Thousands of cars and motor-bikes honking horns and waving Spanish flags drove in procession through Madrid on Saturday as part of a nation-wide protest called by the far-right Vox party against the country’scoronavirus lockdown.
Spain, which imposed one of Europe’s toughest lockdowns on March 14, has started to ease restrictions, but Madrid and Barcelona have remained in lockdown for longer because of more severe coronavirus outbreaks.
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The protesters called for Prime Minister Pedro Sanchez and Deputy Prime Minister Pablo Iglesias, of the center-left Socialists and left-wing Podemos coalition, to resign over their handling of the coronavirus crisis, and, in particular, the lockdowns and the damage done to the economy and jobs.
“It is time to end the #stateofabuse that Pedro Sanchez and Pablo Iglesias are using to gag Spaniards,” Vox said in a statement, referring to a Twitter hash tag.
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“It is time to make a big noise against the government of unemployment and misery that has abandoned our self-employed and workers.”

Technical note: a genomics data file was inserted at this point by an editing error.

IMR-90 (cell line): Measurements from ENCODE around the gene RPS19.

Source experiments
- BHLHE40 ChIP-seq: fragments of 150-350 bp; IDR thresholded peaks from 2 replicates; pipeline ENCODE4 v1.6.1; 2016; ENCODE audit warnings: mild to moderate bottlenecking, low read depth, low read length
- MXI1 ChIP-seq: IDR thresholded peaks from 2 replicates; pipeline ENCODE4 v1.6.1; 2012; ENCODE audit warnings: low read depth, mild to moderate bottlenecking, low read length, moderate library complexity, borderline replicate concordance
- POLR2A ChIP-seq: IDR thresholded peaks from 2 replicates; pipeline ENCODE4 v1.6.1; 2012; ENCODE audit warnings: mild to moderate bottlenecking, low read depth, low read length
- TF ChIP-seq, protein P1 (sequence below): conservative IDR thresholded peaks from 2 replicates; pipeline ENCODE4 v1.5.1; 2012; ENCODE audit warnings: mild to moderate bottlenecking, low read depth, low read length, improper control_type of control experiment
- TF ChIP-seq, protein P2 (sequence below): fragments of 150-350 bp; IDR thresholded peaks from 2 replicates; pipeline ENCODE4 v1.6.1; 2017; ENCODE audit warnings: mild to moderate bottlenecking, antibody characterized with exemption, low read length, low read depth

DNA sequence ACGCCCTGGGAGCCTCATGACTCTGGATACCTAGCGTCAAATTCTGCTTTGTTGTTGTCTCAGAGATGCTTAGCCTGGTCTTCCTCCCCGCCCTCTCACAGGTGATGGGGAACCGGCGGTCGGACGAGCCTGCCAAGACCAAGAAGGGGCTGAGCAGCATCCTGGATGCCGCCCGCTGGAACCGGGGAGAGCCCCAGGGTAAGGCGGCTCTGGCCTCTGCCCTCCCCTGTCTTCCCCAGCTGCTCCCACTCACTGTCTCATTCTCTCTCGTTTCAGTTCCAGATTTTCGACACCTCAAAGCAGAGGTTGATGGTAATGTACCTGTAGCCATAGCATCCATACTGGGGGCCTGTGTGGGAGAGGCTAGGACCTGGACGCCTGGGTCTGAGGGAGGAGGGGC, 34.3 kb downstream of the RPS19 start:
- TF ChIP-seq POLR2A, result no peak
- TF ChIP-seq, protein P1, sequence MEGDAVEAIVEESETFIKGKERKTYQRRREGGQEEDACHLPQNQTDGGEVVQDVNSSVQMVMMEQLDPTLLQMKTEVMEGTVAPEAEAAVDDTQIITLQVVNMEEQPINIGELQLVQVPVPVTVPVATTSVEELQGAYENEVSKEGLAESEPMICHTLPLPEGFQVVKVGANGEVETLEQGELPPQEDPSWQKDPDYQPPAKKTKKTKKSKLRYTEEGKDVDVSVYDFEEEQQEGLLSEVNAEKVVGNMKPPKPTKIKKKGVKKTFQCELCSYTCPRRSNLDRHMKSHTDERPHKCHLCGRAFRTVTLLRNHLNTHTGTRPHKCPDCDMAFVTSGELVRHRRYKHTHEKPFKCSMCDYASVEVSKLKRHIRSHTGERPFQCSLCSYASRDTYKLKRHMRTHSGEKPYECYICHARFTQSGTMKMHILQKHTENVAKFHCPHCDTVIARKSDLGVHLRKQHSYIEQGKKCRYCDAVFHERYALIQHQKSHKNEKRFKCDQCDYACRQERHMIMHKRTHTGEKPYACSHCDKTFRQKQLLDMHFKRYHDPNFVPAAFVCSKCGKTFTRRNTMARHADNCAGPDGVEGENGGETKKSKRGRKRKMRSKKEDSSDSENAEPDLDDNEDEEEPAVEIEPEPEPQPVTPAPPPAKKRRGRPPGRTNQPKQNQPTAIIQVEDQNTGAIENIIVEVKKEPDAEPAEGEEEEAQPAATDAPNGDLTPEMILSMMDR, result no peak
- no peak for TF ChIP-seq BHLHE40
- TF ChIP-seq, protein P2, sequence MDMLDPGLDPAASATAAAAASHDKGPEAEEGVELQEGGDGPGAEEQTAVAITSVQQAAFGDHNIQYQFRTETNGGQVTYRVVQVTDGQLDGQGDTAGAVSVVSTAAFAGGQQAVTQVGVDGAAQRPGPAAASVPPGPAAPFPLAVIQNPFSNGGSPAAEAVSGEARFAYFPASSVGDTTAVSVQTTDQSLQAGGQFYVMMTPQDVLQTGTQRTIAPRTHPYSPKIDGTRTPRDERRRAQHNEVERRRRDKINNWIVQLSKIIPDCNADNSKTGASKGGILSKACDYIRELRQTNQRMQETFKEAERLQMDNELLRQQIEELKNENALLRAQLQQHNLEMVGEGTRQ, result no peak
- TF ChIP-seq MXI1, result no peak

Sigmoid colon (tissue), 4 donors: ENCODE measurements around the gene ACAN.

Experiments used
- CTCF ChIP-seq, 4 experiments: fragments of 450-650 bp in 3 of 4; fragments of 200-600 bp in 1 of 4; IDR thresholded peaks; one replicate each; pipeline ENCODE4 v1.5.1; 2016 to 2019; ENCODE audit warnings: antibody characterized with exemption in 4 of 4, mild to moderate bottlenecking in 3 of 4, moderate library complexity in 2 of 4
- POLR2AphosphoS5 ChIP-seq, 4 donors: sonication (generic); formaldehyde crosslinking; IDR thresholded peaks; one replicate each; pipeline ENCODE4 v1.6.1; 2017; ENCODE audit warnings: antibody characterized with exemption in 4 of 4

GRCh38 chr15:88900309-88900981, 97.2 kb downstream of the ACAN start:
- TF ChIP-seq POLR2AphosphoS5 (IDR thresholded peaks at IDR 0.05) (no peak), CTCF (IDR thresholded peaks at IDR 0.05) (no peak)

Vox leader Santiago Abascal, who was leading the procession in Madrid, made a speech that was broadcast on EsRadio so people could listen in their cars. He said the government was “directly responsible for the worst management of this crisis on the entire planet.”
Sanchez is due to make a speech later on Saturday that will be broadcast on television.
Protests against the lockdown started in Madrid’s wealthy Salamanca neighborhood last week, where people started banging pots and pans. But Saturday’s procession marked the first organized protest against the government since the beginning of the coronavirus pandemic.
Vox urged people to protest in every regional capital, and similar car processions took place in Seville and Barcelona, among others.
Madrid and Barcelona are preparing to ease their lockdowns from Monday as infections have slowed. This will allow outdoor dining and gatherings of up to 10 people.
Spain has registered 28,628 deaths from COVID-19 and 234,824 cases. Syrian forces and another 1,000 are in detention in Iraq, many of them European citizens mainly from France, Britain and Germany.
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